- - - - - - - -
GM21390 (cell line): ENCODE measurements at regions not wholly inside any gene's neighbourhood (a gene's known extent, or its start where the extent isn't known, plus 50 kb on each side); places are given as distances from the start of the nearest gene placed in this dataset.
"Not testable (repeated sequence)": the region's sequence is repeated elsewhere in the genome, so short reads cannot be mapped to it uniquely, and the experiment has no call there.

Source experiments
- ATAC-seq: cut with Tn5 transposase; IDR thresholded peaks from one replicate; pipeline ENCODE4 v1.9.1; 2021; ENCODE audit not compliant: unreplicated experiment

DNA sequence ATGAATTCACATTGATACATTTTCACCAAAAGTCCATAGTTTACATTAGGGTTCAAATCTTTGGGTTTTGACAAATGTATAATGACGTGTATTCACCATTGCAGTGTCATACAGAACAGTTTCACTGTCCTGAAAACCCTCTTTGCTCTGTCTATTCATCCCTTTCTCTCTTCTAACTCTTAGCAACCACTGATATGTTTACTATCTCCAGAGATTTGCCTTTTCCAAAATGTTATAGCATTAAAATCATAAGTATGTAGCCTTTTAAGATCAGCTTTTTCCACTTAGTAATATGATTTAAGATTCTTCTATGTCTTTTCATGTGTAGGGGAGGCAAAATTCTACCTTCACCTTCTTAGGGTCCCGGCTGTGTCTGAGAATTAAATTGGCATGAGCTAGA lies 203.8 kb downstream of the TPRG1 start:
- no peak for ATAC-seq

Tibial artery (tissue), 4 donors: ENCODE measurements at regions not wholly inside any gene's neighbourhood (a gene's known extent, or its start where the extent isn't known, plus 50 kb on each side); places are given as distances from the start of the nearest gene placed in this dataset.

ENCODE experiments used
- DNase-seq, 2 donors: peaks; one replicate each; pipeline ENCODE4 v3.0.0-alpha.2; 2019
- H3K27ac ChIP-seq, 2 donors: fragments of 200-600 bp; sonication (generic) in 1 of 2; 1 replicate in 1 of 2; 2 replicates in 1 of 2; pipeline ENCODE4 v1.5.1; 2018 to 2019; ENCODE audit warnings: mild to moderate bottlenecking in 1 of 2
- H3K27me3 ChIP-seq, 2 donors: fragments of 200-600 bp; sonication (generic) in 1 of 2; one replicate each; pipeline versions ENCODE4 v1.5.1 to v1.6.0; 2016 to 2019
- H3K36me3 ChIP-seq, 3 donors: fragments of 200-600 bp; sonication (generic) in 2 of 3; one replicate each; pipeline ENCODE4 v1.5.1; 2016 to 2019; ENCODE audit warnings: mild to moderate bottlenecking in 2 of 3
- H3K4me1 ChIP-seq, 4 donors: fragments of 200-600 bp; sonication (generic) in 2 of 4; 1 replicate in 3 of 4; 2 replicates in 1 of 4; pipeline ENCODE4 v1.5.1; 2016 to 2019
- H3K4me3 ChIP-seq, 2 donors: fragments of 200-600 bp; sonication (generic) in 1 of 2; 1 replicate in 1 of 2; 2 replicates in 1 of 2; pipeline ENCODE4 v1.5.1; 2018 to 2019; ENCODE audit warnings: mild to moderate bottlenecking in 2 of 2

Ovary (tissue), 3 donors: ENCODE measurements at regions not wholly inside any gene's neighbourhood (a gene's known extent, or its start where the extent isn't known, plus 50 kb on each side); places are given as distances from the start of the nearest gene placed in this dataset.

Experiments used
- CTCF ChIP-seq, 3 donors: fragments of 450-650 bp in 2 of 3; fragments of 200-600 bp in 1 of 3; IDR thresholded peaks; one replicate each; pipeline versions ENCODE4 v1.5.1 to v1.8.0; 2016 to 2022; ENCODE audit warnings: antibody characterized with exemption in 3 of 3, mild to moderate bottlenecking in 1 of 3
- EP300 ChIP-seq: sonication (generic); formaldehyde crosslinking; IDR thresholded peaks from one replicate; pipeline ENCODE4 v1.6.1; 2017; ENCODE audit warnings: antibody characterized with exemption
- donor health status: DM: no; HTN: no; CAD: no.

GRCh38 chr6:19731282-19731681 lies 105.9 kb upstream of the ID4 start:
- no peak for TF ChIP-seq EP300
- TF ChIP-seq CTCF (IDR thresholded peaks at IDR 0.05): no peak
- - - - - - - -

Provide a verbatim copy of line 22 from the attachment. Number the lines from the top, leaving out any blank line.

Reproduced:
- TF ChIP-seq CTCF (IDR thresholded peaks at IDR 0.05): no peak